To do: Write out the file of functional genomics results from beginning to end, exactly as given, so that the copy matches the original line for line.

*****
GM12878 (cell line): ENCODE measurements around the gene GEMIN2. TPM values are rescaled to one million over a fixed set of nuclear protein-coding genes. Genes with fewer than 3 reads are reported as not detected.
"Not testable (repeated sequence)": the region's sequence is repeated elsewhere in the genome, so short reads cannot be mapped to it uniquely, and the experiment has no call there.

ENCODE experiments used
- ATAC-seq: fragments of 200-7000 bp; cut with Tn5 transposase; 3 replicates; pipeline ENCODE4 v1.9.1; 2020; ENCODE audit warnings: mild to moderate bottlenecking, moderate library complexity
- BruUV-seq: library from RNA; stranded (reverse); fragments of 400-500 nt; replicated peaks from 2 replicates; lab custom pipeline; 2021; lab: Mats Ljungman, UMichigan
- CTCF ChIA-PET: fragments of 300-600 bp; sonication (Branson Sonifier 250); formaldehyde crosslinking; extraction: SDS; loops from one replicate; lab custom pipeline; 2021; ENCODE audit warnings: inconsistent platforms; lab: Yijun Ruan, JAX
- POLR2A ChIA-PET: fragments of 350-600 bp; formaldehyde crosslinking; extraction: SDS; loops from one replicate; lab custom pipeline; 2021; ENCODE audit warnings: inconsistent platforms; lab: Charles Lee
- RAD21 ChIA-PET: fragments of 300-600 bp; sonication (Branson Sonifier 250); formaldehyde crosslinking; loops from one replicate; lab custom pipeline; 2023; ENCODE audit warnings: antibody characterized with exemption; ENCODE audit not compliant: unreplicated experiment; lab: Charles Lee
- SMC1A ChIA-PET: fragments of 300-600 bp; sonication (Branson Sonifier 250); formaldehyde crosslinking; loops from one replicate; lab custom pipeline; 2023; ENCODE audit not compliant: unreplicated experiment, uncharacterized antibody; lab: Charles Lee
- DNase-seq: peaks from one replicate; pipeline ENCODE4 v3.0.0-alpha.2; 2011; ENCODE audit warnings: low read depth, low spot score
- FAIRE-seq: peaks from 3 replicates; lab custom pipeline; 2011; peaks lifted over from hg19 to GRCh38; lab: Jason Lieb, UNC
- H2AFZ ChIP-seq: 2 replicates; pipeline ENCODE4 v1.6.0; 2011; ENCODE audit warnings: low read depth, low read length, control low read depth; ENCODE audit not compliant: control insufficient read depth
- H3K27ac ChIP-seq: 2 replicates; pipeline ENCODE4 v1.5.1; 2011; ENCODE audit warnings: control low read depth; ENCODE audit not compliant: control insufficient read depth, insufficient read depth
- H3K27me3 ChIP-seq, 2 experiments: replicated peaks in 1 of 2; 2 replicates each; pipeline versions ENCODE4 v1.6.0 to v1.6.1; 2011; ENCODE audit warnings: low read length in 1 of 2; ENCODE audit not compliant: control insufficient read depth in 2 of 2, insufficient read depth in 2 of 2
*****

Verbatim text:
GM12878 (cell line): ENCODE measurements around the gene GEMIN2. TPM values are rescaled to one million over a fixed set of nuclear protein-coding genes. Genes with fewer than 3 reads are reported as not detected.
"Not testable (repeated sequence)": the region's sequence is repeated elsewhere in the genome, so short reads cannot be mapped to it uniquely, and the experiment has no call there.

ENCODE experiments used
- ATAC-seq: fragments of 200-7000 bp; cut with Tn5 transposase; 3 replicates; pipeline ENCODE4 v1.9.1; 2020; ENCODE audit warnings: mild to moderate bottlenecking, moderate library complexity
- BruUV-seq: library from RNA; stranded (reverse); fragments of 400-500 nt; replicated peaks from 2 replicates; lab custom pipeline; 2021; lab: Mats Ljungman, UMichigan
- CTCF ChIA-PET: fragments of 300-600 bp; sonication (Branson Sonifier 250); formaldehyde crosslinking; extraction: SDS; loops from one replicate; lab custom pipeline; 2021; ENCODE audit warnings: inconsistent platforms; lab: Yijun Ruan, JAX
- POLR2A ChIA-PET: fragments of 350-600 bp; formaldehyde crosslinking; extraction: SDS; loops from one replicate; lab custom pipeline; 2021; ENCODE audit warnings: inconsistent platforms; lab: Charles Lee
- RAD21 ChIA-PET: fragments of 300-600 bp; sonication (Branson Sonifier 250); formaldehyde crosslinking; loops from one replicate; lab custom pipeline; 2023; ENCODE audit warnings: antibody characterized with exemption; ENCODE audit not compliant: unreplicated experiment; lab: Charles Lee
- SMC1A ChIA-PET: fragments of 300-600 bp; sonication (Branson Sonifier 250); formaldehyde crosslinking; loops from one replicate; lab custom pipeline; 2023; ENCODE audit not compliant: unreplicated experiment, uncharacterized antibody; lab: Charles Lee
- DNase-seq: peaks from one replicate; pipeline ENCODE4 v3.0.0-alpha.2; 2011; ENCODE audit warnings: low read depth, low spot score
- FAIRE-seq: peaks from 3 replicates; lab custom pipeline; 2011; peaks lifted over from hg19 to GRCh38; lab: Jason Lieb, UNC
- H2AFZ ChIP-seq: 2 replicates; pipeline ENCODE4 v1.6.0; 2011; ENCODE audit warnings: low read depth, low read length, control low read depth; ENCODE audit not compliant: control insufficient read depth
- H3K27ac ChIP-seq: 2 replicates; pipeline ENCODE4 v1.5.1; 2011; ENCODE audit warnings: control low read depth; ENCODE audit not compliant: control insufficient read depth, insufficient read depth
- H3K27me3 ChIP-seq, 2 experiments: replicated peaks in 1 of 2; 2 replicates each; pipeline versions ENCODE4 v1.6.0 to v1.6.1; 2011; ENCODE audit warnings: low read length in 1 of 2; ENCODE audit not compliant: control insufficient read depth in 2 of 2, insufficient read depth in 2 of 2